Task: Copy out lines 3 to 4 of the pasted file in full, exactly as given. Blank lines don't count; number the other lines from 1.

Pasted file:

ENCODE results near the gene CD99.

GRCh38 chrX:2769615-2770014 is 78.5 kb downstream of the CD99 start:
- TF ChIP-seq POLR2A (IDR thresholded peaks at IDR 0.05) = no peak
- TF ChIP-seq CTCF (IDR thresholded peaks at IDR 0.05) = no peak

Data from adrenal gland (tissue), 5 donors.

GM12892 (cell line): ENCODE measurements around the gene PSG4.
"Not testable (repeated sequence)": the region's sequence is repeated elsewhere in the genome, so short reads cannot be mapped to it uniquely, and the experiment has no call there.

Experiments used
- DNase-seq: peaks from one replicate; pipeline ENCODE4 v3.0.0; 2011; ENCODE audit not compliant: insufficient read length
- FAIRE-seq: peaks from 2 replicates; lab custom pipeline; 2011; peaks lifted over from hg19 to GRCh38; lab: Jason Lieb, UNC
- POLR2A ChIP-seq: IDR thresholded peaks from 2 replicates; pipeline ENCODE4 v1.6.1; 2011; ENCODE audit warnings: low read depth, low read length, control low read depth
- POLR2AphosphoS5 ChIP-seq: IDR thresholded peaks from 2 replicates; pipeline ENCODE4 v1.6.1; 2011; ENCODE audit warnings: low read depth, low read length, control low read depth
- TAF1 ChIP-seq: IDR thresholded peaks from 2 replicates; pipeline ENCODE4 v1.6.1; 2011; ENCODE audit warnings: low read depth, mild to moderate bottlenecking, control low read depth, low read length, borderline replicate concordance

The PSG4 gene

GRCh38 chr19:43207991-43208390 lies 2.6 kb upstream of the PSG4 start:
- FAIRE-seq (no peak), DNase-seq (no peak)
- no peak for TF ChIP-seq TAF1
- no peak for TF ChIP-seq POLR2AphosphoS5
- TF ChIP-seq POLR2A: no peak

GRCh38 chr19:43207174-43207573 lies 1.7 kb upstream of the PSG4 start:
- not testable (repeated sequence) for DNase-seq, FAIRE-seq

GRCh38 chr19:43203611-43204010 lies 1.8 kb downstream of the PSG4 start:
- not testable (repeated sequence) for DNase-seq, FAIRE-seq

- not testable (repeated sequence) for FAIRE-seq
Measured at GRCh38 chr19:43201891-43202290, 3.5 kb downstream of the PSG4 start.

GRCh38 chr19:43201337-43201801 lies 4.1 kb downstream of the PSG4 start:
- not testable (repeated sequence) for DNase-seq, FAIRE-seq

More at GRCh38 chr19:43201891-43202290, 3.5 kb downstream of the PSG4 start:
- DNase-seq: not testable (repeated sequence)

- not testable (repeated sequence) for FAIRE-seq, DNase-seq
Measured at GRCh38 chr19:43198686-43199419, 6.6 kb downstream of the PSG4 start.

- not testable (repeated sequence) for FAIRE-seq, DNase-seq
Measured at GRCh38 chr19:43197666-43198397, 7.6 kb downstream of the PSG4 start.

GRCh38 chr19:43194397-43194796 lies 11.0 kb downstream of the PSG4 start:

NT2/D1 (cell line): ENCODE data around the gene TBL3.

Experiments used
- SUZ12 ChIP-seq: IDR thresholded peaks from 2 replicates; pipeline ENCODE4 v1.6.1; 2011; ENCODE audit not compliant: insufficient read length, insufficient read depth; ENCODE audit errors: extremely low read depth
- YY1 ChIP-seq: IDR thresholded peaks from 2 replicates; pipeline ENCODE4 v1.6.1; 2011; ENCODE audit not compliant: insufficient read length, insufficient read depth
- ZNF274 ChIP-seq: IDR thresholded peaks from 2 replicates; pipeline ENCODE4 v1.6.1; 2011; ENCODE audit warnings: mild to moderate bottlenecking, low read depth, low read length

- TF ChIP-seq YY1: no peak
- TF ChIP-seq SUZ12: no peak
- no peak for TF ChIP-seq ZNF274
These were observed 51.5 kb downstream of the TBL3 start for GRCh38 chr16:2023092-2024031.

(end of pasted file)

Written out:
- TF ChIP-seq POLR2A (IDR thresholded peaks at IDR 0.05) = no peak
- TF ChIP-seq CTCF (IDR thresholded peaks at IDR 0.05) = no peak